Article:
PBS NewsHour full episode June 18, 2018

Monday on the NewsHour, amid a growing outcry to end the separation of immigrant families, President Trump defends his policy. We talk with the former head of Border Protection and examine the political stakes. Also: South Korea’s view of President Trump’s North Korea dealings, Portland tries to make amends for gentrification and remembering Elizabeth Brackett, one of NewsHour’s own.

https://www.youtube.com/watch?v=AvPcTyo3YuY

 

Companies Including Walmart, Merck, AT&T, Whole Foods Accused of Pressuring Employees to Have Abortions

http://www.lifenews.com/2018/06/18/companies-including-walmart-merck-att-whole-foods-accused-of-pressuring-employees-to-have-abortions/

While the liberal media routinely push for abortion as a part of “women’s rights,” they’re calling out companies that reportedly pressure women to choose abortion – due to a New York Times piece.

On Friday, NYT published a piece on the “Epidemic of Discrimination Against Pregnant Women at Work.” The piece illustrated why some women might be (and are) pressured to choose abortion, rather than empowered to choose life due to company policy. Many in the media latched on to the message.

From the beginning, economy reporter Natalie Kitroeff and Business reporter Jessica Silver-Greenberg argued that regardless of where women work, “getting pregnant is often the moment they are knocked off the professional ladder.”

“Throughout the American workplace, pregnancy discrimination remains widespread,” they found, after researching court and public records as well as interviewing dozens of women.

The piece specifically called out Walmart, Merck, AT&T, Whole Foods, 21st Century Fox, KPMG, Novartis and law firm Morrison & Foerster, where “[t]ens of thousands of women have taken legal action alleging pregnancy discrimination” even though these companies, at the same time, “boast on their websites about celebrating and empowering women.”

The piece went on to tell the stories of some of these women, including one who was pressured to abort her unborn baby: Christine Macarelli, a saleswoman for healthcare company Novartis.

According to Macarelli, her boss stressed to her that “women who find themselves in my position — single, unmarried — should consider an abortion.” She didn’t. And after using her maternity leave, Kitroeff and Silver-Greenberg reported that “she said she was told to stop trying to get a promotion ‘because of my unfortunate circumstances at home — being my son Anthony.’”

While that was just one of the stories highlighted, many in the media highlighted how companies could pressure women to abort – by tweeting out the NYT story along with the quote “consider an abortion” from Macarelli’s boss.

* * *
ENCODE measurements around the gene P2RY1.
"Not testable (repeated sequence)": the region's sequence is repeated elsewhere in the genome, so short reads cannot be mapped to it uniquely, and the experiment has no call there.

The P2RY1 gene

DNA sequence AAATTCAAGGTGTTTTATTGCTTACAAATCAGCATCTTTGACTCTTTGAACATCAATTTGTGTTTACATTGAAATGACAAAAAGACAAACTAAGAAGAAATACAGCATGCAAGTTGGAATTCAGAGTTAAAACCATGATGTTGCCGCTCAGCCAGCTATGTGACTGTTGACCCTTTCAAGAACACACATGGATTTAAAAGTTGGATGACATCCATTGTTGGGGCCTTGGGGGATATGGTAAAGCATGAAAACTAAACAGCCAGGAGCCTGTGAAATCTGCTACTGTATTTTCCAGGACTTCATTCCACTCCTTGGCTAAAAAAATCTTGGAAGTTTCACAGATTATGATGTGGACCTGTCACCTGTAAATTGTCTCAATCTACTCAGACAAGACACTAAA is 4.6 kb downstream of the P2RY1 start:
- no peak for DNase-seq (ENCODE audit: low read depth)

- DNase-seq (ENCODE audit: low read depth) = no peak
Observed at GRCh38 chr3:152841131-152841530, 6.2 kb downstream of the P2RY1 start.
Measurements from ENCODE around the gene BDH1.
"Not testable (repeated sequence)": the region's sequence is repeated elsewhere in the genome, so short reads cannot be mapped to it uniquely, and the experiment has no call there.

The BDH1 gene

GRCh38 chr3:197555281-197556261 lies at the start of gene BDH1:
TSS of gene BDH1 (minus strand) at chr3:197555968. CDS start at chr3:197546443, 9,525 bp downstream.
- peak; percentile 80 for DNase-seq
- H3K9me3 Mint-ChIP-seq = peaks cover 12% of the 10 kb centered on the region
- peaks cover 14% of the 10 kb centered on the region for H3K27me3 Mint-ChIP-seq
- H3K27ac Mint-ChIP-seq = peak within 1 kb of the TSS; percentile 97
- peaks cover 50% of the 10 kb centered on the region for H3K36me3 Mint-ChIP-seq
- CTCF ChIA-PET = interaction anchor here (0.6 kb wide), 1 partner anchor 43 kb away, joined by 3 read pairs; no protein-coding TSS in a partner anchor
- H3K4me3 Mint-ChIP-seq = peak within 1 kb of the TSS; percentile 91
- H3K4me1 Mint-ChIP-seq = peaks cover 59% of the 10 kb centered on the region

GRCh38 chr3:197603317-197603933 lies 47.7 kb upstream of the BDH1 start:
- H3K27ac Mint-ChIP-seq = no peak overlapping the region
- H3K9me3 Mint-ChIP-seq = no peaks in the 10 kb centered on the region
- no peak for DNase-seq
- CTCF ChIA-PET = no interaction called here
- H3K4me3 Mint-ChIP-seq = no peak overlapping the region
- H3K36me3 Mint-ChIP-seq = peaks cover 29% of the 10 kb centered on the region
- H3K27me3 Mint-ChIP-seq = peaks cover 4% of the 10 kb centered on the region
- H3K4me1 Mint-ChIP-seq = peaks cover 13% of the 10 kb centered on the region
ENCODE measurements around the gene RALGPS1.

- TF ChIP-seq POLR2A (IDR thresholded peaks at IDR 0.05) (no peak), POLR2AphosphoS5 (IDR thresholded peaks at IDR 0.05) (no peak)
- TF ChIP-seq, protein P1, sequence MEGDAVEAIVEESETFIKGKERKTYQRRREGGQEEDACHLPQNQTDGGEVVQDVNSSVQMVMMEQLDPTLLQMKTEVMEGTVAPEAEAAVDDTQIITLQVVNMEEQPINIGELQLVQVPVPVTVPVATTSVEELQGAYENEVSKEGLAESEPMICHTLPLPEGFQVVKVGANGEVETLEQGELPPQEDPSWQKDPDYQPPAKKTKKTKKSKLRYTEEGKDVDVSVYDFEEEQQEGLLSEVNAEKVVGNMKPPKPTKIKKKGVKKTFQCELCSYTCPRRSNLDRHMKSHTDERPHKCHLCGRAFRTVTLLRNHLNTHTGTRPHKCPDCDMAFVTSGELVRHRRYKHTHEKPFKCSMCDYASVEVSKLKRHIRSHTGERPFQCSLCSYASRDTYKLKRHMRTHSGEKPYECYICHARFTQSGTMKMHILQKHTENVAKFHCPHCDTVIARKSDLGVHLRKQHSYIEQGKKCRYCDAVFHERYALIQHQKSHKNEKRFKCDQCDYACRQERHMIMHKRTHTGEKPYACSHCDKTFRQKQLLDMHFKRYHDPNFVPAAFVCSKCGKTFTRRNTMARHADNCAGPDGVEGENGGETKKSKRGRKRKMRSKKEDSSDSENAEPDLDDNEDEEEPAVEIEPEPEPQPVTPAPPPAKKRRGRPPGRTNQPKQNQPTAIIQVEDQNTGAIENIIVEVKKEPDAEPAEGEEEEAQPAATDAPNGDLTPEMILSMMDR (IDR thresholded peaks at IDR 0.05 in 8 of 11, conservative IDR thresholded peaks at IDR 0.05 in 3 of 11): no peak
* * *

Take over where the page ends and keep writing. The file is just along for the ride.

They included: NYT technology reporter Jennifer Valentino-DeVriesNYT editor Mark S. Getzfred‏, CNBC health writer Angelica LaVitoBusiness Insider executive editor Matt TurnerFinancial Times UK editor Lauren Fedor, and The Week senior editor Jessica Hullinger‏.

LifeNews Note: Katie Yoder writes for Newsbusters, where this originally appeared.

UK: Muslim calls flight attendant “b***h” for what he thought was pork: “She should have respected my religion”

“British Muslim passenger rants at air stewardess and calls her a ‘f****** sl**’ and a ‘b****’ for serving him a turkey ham sandwich – because he mistakenly thinks it contains pork,” by Julian Robinson, MailOnline, June 18, 2018:

This is the moment a British Muslim passenger called an air stewardess a ‘f****** sl**’ and a ‘b****’ for serving him a turkey ham sandwich – because he mistakenly thought it contained pork.

The taxi driver from Hampstead Heath, north London, was flying from Luton Airport to Skopje, Macedonia, on Sunday morning when he ordered the 4.50 euro roll and a bottle of water.

But mid-way through eating the baguette, he said it ‘didn’t taste like turkey’ – and flew into a rage when he saw the packaging labelled with the word ham.

He called over the Wizz Air stewardess and demanded a refund after becoming convinced the product contained pork – explaining that he cannot eat it due to his religion. He then turns to a fellow passenger and describes the staff member as a ‘f****** sl**’ and a ‘b****’.

The passenger called over the Wizz Air stewardess (pictured) and demanded a refund after becoming convinced the product contained pork – explaining that he cannot eat it due to his religion. He then turns to a fellow passenger and describes the staff member as a ‘f****** sl**’ and a ‘b****

At one point, he can be heard saying: ‘I work in restaurants, I know what’s ham. Ham is pork. It’s not tasting like turkey, it’s tasting like ham.

‘This is not right, you should tell people there is pork, I’m a Muslim. It’s pork, darling.’

Moments later, and apparently speaking to the person next to him, he then adds: ‘What the f*** is your problem stupid f****** b****, she’s a f******* b**** man. She told me it’s not appropriate to touch my teeth, f****** sl**.’

In another part of the footage, he tells the staff: ‘You have given me ham, and you’re talking to me rude. I just tell you it’s ham, you tell me it’s not pork. It’s not nice, darling, you’re supposed to be nice to the customers. Take the water, too. I don’t want the water either. You are being very, very rude.’…

Even when a senior steward appeared and tried to calm the situation by explaining that ‘turkey ham’ was in fact a term used to describe the processed turkey meat, the irate passenger continued his outburst.

The cabin crew eventually refunded the man 4.50 euros for the sandwich and two euros for the bottle of the water, which he kept….